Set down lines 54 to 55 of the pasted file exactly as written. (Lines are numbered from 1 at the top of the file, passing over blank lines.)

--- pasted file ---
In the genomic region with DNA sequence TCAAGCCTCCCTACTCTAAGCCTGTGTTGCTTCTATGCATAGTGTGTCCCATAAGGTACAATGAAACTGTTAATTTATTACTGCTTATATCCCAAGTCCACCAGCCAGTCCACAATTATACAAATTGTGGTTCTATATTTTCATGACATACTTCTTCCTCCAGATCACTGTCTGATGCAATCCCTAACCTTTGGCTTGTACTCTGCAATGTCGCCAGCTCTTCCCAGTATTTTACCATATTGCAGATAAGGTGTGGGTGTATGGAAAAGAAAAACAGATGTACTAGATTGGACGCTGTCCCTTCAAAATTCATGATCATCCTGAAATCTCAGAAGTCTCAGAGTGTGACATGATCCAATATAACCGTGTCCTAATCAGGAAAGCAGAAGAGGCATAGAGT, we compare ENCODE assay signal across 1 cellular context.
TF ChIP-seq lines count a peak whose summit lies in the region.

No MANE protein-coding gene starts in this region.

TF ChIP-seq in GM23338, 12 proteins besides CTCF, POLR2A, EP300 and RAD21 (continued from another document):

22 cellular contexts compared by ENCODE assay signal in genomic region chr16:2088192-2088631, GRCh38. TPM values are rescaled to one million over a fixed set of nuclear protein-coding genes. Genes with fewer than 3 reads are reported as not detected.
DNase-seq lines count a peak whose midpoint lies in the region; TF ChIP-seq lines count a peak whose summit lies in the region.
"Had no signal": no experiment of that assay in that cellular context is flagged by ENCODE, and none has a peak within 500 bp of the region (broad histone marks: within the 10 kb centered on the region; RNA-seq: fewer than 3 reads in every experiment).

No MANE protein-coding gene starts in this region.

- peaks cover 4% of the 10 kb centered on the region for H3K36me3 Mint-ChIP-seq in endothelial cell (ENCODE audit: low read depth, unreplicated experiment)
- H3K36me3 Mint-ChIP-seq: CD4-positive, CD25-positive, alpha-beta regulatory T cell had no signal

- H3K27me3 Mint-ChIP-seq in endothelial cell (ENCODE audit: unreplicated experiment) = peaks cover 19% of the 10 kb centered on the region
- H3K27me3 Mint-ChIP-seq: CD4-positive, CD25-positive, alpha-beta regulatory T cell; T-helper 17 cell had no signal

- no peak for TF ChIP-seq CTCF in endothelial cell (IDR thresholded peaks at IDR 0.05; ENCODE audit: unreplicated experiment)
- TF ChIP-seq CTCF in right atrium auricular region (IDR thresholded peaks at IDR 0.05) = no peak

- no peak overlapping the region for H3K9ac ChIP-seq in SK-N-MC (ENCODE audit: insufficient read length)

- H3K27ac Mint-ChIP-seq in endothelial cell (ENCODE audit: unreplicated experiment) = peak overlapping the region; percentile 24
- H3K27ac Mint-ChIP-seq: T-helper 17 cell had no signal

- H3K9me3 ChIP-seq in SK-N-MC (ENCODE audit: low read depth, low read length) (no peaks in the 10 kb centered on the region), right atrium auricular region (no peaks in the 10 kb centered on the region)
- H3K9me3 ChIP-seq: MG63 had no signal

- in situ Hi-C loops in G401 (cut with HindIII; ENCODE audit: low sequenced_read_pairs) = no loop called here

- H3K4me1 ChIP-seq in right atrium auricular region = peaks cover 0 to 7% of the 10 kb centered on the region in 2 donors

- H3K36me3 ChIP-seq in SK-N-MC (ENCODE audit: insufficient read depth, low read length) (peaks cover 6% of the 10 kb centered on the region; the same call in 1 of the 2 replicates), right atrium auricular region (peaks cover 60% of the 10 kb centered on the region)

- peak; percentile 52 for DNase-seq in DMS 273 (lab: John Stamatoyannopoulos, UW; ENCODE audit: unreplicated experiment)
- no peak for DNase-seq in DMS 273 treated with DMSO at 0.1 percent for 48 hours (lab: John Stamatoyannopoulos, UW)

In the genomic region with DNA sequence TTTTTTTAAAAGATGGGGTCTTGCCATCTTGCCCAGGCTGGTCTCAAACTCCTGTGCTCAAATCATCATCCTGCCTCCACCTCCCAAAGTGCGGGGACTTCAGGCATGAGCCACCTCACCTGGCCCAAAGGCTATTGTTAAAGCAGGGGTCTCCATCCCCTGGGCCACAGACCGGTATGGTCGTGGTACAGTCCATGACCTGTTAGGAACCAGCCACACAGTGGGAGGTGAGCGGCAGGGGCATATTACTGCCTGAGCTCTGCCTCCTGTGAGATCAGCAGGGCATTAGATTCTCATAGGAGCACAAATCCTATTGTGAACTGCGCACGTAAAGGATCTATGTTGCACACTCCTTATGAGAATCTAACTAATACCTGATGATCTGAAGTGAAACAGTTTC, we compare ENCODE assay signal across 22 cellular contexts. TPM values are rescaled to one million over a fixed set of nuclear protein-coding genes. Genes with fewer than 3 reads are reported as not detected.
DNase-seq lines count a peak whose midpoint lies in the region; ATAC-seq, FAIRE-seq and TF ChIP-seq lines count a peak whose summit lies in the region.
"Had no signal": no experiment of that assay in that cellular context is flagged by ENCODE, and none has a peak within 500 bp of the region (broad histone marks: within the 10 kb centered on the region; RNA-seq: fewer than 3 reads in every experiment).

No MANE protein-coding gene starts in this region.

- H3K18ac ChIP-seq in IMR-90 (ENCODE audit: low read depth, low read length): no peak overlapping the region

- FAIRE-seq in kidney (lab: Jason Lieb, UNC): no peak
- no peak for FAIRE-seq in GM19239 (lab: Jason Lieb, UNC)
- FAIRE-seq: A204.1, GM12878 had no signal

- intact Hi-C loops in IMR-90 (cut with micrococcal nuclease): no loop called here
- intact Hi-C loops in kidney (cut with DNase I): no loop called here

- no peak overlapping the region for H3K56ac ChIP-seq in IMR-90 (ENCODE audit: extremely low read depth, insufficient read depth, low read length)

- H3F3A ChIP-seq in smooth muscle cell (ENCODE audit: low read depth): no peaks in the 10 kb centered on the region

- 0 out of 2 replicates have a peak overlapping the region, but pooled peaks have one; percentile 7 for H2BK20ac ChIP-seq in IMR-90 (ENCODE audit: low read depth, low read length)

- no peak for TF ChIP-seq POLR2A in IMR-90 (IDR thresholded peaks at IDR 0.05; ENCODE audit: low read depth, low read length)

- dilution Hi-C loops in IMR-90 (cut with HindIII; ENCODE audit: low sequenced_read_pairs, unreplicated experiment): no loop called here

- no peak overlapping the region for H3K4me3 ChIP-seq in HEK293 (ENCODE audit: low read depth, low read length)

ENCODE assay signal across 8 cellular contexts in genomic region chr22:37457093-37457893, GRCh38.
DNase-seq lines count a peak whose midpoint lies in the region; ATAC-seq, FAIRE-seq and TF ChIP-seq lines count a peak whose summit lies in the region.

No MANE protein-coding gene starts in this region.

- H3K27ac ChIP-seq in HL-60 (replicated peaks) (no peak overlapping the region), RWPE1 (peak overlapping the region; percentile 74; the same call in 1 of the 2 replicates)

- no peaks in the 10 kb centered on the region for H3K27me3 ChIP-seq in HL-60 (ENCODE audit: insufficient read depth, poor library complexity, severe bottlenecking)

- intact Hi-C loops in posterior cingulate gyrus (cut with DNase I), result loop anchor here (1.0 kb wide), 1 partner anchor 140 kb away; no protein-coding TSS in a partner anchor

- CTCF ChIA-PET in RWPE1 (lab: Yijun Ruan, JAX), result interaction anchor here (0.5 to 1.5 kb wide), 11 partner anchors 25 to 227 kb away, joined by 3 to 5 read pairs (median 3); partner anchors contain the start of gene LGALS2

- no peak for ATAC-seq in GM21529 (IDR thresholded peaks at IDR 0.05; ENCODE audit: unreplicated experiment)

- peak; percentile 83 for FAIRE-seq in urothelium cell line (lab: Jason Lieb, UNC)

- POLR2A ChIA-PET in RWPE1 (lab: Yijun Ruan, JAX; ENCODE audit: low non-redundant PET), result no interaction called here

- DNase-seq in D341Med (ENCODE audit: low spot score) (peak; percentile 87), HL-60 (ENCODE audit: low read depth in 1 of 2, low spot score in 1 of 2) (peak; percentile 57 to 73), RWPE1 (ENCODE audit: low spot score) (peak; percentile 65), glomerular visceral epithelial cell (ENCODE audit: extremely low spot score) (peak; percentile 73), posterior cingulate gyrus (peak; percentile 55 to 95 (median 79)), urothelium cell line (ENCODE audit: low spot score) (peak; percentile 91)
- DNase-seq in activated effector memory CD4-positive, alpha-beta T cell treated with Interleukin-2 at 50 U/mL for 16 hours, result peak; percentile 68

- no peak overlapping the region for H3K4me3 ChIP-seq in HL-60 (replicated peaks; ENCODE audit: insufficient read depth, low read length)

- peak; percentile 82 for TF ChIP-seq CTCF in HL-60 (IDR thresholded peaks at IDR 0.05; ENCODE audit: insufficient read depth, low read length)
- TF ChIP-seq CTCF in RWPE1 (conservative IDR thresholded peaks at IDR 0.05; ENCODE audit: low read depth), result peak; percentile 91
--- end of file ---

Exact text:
- peak; percentile 82 for TF ChIP-seq CTCF in HL-60 (IDR thresholded peaks at IDR 0.05; ENCODE audit: insufficient read depth, low read length)
- TF ChIP-seq CTCF in RWPE1 (conservative IDR thresholded peaks at IDR 0.05; ENCODE audit: low read depth), result peak; percentile 91